“Write out a hundred times, boy: ‘I must not add ballast and scenery before point rodding’ ”.
Fortunately (thanks, Ian, for the prompt), I made the Up platform removable. The 3-way point rodding runs from the signal cabin on the Down side, across the main lines to a trio of cranks which transfer the drives southwards alongside the Up Platform. One rod drives the fouling bar, which must be raised to allow the Up Starter to be pulled off, and the other two continue to the south loop point and the associated facing point lock.
I have no photographs showing the operation of Culrain’s points. I sketched a plan of the south loop point from a published 1960 photo of the equivalent point at Tain and combined this with point photos I took at Dunkeld in 1990 and of Keighley and Worth Valley LMS points in 2006. A chequered steel protection plate covers the most difficult parts to make, but getting the rods to line up in plan, and in height, also looked daunting. My solution was to make a sub-assembly of the two adjustable cranks (one to operate the point and the other the facing point lock) and the detector (one slide from each of the point switch blades, which prevent the Down Home signal being pulled off if either of the blades are incorrectly set). The sub-assembly on its card base will be positioned as a unit on the layout and the rods soldered to the cranks.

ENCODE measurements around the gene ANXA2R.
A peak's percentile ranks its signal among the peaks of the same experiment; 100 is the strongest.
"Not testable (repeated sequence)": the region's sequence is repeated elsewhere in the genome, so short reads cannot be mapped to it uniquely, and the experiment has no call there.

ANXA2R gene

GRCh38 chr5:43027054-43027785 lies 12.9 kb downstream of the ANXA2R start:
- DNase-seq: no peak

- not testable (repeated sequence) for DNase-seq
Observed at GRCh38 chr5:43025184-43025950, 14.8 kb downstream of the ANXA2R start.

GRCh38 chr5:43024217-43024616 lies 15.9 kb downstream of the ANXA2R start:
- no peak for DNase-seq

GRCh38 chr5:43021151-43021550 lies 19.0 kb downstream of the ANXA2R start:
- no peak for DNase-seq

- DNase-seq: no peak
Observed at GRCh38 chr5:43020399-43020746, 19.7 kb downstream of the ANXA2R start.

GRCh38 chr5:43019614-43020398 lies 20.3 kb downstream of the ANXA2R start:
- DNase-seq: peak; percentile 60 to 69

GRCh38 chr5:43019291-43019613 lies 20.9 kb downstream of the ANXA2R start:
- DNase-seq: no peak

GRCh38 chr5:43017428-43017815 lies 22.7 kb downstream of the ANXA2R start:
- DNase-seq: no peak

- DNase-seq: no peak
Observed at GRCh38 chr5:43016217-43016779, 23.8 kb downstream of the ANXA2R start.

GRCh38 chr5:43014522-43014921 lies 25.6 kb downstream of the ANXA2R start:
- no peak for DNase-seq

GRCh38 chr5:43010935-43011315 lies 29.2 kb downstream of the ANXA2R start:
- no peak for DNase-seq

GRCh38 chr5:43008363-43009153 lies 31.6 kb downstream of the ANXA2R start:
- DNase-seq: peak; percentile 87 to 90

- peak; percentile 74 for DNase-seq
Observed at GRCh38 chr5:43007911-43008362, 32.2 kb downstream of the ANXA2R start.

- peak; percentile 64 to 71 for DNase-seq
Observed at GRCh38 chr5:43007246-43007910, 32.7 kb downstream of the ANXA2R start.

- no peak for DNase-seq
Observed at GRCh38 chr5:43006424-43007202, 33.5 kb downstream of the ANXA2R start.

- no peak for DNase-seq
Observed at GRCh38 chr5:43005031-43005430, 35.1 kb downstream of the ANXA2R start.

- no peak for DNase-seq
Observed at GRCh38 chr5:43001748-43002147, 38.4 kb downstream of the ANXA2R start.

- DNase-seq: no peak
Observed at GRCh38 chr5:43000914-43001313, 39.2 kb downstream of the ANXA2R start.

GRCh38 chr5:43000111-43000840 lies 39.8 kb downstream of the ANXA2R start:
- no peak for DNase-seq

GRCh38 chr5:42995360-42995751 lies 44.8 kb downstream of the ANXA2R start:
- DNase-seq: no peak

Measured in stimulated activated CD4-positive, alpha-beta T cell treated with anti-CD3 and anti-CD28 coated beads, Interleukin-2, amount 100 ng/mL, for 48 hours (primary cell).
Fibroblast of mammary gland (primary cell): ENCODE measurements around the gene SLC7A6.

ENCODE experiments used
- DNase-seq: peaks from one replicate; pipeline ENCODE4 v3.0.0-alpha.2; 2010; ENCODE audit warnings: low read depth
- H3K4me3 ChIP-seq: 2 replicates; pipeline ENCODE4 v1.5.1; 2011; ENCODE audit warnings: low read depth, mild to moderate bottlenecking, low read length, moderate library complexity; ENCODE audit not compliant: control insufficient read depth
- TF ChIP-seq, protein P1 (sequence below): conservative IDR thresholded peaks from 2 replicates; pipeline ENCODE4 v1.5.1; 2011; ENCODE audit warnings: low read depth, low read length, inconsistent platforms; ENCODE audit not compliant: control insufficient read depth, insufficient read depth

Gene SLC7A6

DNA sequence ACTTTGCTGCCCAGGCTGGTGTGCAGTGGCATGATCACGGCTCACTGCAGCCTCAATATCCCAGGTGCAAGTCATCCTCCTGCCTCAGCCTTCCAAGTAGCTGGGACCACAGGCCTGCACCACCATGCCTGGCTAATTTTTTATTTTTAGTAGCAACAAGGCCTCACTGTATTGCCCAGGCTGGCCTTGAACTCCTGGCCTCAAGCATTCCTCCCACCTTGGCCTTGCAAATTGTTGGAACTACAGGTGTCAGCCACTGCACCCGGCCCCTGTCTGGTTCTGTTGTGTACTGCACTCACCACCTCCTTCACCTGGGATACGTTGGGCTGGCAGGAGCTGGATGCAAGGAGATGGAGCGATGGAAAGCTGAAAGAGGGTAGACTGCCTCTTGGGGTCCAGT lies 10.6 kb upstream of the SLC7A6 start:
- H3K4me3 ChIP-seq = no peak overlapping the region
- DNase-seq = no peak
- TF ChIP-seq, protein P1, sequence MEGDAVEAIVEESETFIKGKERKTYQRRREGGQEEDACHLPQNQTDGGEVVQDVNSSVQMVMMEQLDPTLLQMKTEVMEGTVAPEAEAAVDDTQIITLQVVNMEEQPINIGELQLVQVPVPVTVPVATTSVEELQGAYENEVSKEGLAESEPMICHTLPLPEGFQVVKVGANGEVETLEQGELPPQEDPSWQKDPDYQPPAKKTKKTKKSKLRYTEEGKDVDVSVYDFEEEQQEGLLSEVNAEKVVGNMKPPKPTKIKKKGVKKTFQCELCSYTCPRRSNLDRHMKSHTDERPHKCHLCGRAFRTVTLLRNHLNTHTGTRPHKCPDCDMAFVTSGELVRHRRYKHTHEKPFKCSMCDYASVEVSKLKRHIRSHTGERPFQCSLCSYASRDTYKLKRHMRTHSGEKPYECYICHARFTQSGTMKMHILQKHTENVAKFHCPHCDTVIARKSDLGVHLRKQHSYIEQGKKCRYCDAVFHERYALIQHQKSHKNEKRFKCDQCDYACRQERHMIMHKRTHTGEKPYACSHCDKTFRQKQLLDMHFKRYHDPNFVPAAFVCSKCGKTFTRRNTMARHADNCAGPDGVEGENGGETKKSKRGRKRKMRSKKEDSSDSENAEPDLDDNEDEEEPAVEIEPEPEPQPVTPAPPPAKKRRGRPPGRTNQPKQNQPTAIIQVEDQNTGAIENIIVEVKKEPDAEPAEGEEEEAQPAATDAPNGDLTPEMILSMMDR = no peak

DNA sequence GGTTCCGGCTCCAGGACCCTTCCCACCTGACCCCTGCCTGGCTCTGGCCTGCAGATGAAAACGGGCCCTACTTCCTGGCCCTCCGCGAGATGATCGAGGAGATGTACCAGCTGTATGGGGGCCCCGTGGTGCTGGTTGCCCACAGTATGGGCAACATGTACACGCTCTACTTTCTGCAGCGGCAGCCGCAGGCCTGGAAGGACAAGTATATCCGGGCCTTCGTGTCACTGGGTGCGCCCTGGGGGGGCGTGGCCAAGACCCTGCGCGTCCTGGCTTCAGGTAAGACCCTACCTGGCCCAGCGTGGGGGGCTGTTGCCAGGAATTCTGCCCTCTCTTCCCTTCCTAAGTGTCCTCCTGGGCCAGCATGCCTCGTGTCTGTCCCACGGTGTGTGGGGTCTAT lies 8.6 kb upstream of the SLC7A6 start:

I made extensive use of Steve Hall’s excellent articles in MRJs 113 and 115. I am grateful to Steve for his suggestion on how to scratch build the detector, which I set to show the point normal and the Down Home On. I laboriously scored a strip of nickel silver to represent chequered steel plate, modelling the whole unit with its supports on the one at Tain. Other etchings were supplied by Brassmasters (cranks) and MSE (crank bases).
I removed the rodding seen in the photo in February’s “Monthly progress” because it wasn’t level, and decided to make the above items before trying again to install the complete rodding assembly. Let’s hope it goes better this time.